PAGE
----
Perhaps the most heart-wrenching part of the season was the inevitable departure and sacking of Lampard. The legend had done so much for the club on the pitch, and most recently had led Chelsea to a top-four finish in 2019/20 without the ability to acquire new players via transfer. However, Chelsea's owner, board, and supporters expect a winning product on the field. Champions League qualification is merely the minimum standard.
As such, Lampard was sacked. Despite what transpired, one thing should be clear: he is still the best player to ever wear the shirt and should be respected as such.
Lampard gave it his all, both on and off the pitch for the club. The fact that he is worried about his legacy and standing with Chelsea supporters is frustrating.
"I have to say that when you lose your job it's hard," Lampard told The Telegraph. "Anyone who says anything differently is a liar. It's not the truth.
"Very quickly the dust has to settle and one of the biggest things for me - living in Chelsea, a mile from the ground - is that I walk around and see Chelsea fans all of the time.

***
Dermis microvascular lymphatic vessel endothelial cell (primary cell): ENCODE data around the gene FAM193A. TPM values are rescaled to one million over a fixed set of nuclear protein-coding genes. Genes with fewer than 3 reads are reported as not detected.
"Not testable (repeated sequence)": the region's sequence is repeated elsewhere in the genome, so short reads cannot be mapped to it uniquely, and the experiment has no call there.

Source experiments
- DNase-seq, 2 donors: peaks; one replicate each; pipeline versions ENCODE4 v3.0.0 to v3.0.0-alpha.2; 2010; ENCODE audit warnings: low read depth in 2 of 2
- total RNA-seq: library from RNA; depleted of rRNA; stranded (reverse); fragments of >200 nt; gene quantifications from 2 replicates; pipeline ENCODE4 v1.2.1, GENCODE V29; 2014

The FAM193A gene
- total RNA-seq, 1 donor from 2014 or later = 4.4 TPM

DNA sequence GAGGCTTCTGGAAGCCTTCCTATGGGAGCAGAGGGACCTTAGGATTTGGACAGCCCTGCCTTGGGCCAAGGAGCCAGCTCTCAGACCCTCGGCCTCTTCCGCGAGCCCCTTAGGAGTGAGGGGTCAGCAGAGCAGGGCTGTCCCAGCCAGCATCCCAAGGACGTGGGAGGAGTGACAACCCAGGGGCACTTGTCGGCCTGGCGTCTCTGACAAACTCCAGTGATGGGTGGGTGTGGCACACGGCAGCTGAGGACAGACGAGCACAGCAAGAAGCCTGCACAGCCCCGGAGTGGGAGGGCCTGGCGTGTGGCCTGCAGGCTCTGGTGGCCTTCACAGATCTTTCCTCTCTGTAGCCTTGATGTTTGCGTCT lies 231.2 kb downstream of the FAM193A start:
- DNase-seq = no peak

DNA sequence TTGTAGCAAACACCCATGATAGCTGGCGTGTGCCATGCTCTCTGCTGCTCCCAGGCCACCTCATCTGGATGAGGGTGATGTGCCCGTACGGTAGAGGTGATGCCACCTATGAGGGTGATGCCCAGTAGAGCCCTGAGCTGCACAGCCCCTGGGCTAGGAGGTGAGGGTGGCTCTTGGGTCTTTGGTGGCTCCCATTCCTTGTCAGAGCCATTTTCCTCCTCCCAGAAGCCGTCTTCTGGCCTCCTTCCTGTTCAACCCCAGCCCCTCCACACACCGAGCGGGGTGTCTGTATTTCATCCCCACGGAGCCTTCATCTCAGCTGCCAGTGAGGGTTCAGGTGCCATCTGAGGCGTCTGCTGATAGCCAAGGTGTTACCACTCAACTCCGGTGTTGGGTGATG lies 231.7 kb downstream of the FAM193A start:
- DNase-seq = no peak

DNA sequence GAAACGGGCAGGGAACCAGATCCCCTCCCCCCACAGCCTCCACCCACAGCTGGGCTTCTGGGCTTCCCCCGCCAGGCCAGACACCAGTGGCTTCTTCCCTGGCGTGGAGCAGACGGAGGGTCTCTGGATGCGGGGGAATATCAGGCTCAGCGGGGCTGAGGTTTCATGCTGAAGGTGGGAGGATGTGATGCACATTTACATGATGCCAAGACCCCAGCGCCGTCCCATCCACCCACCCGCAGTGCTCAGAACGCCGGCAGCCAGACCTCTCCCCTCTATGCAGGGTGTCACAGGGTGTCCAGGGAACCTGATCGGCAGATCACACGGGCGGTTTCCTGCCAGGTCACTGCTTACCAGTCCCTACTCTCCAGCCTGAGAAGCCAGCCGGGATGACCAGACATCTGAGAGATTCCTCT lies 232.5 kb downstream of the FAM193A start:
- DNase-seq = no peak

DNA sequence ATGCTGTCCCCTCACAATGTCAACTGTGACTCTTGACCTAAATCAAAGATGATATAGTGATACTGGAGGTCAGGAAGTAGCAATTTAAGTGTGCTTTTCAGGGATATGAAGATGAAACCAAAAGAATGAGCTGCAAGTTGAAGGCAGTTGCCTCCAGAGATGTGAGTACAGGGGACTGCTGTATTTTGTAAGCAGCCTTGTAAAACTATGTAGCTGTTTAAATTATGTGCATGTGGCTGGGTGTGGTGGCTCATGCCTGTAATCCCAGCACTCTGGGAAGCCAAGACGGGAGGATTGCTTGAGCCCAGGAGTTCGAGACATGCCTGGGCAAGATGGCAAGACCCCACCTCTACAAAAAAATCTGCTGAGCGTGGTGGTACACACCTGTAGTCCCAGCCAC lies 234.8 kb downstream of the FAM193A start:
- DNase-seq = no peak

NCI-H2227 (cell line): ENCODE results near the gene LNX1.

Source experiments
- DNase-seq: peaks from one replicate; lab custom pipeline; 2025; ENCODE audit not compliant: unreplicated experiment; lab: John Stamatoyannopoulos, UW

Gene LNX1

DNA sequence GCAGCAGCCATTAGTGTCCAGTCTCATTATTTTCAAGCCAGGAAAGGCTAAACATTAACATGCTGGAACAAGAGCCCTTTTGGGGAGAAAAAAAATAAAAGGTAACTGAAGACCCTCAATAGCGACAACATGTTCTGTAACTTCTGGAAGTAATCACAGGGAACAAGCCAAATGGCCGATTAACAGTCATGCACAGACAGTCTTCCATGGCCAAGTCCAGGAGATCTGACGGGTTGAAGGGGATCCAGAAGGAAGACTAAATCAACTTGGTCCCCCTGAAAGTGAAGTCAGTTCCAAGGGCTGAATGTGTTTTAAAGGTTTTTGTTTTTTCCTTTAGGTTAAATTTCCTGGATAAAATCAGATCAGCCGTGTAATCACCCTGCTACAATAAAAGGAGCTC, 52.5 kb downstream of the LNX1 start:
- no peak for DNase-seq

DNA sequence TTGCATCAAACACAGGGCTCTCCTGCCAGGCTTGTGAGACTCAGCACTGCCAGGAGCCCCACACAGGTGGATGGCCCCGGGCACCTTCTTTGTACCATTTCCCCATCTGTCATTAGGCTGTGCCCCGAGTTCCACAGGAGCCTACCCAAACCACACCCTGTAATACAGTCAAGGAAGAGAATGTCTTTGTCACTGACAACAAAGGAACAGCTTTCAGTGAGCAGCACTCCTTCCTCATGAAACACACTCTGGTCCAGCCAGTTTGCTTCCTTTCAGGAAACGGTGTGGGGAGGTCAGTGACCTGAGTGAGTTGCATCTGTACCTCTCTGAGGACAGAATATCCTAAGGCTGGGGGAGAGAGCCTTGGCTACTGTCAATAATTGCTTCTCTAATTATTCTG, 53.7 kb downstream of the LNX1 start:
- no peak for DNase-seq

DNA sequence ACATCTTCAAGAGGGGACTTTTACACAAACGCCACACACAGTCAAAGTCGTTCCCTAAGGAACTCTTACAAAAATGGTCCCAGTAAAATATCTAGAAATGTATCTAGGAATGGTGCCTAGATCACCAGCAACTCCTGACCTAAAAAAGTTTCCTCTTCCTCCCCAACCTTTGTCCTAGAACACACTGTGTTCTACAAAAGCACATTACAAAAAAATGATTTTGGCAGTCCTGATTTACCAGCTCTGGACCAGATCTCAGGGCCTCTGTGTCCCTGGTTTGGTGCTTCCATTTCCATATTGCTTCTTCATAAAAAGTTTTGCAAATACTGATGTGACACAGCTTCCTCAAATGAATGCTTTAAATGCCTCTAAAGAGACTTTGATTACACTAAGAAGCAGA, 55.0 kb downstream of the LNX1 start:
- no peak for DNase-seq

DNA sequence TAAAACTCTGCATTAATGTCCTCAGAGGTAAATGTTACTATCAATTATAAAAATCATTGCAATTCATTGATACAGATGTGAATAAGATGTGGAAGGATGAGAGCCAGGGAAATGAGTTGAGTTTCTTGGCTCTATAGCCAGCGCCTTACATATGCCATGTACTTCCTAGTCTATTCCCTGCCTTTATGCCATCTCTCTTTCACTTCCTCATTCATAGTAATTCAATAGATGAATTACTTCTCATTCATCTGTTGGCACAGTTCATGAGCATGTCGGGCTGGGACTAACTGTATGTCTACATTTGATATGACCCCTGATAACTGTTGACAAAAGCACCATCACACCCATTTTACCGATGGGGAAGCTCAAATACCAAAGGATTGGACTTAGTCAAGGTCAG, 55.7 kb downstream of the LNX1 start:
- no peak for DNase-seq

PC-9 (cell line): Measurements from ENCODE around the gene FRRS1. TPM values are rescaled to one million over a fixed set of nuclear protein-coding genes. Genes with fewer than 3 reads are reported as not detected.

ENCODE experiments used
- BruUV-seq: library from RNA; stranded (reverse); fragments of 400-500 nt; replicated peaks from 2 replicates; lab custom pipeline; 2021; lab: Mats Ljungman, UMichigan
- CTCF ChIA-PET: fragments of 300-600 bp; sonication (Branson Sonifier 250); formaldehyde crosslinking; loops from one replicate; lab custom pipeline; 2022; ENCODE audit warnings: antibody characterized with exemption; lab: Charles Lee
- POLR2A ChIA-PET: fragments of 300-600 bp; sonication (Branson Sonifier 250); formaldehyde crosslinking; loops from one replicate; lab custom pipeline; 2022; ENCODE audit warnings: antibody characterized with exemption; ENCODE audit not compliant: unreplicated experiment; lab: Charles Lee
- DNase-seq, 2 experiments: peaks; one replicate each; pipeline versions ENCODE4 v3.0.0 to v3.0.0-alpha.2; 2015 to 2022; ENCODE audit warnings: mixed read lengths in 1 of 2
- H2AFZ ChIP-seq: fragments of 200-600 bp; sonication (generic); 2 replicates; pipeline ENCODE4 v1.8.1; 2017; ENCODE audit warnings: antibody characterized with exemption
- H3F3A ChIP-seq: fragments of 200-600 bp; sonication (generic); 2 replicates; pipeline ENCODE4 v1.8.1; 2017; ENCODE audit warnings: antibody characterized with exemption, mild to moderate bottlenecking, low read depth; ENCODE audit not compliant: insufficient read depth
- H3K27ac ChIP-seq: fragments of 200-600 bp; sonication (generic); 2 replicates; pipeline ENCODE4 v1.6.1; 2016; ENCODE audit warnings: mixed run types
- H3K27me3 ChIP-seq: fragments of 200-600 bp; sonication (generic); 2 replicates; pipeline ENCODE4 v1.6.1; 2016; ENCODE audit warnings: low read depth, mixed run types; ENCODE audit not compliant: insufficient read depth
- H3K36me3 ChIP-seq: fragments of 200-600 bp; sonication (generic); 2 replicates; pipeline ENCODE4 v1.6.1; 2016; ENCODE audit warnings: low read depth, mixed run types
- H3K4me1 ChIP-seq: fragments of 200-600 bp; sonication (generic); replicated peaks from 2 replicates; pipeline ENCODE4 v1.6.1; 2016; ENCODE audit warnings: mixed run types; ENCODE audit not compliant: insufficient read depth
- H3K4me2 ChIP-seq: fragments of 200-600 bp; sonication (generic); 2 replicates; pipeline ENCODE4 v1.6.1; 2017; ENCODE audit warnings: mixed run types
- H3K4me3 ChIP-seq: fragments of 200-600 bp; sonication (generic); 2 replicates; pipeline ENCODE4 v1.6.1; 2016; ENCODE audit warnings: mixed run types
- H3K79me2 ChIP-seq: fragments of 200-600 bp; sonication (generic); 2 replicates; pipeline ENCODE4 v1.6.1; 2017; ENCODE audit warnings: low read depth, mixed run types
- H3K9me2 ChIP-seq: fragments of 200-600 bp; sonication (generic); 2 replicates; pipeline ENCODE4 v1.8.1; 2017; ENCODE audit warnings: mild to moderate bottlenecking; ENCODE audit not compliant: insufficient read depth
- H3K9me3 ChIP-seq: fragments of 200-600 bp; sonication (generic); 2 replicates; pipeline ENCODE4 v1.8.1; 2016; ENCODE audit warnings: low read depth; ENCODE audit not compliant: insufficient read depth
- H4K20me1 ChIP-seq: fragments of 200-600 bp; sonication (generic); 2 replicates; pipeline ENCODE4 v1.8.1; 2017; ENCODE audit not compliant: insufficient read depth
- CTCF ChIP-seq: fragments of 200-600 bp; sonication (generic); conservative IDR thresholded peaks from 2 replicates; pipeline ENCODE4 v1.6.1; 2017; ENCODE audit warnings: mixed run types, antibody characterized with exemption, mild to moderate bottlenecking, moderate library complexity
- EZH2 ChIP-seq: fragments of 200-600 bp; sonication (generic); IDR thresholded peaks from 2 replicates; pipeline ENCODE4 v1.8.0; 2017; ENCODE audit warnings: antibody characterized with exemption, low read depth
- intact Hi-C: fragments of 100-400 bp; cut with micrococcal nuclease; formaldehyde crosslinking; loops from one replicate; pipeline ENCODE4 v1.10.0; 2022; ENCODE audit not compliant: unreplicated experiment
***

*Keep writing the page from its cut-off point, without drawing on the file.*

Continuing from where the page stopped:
"You do wonder what the reaction will be because you've lost your job - will they be happy with what you did or not? And I think it made me realise even more, the bond I had with them from my playing days but also what they saw, what I was working towards in season one [as coach], up until the point where I left in season two."
However, this club moved forward and continues to do so after master tactician Thomas Tuchel was brought in to take on the difficult task of turning Chelsea's season around from sitting in ninth to qualifying for the Champions League next season. He rose to the occasion and exceeded the standards set forth before him by the club.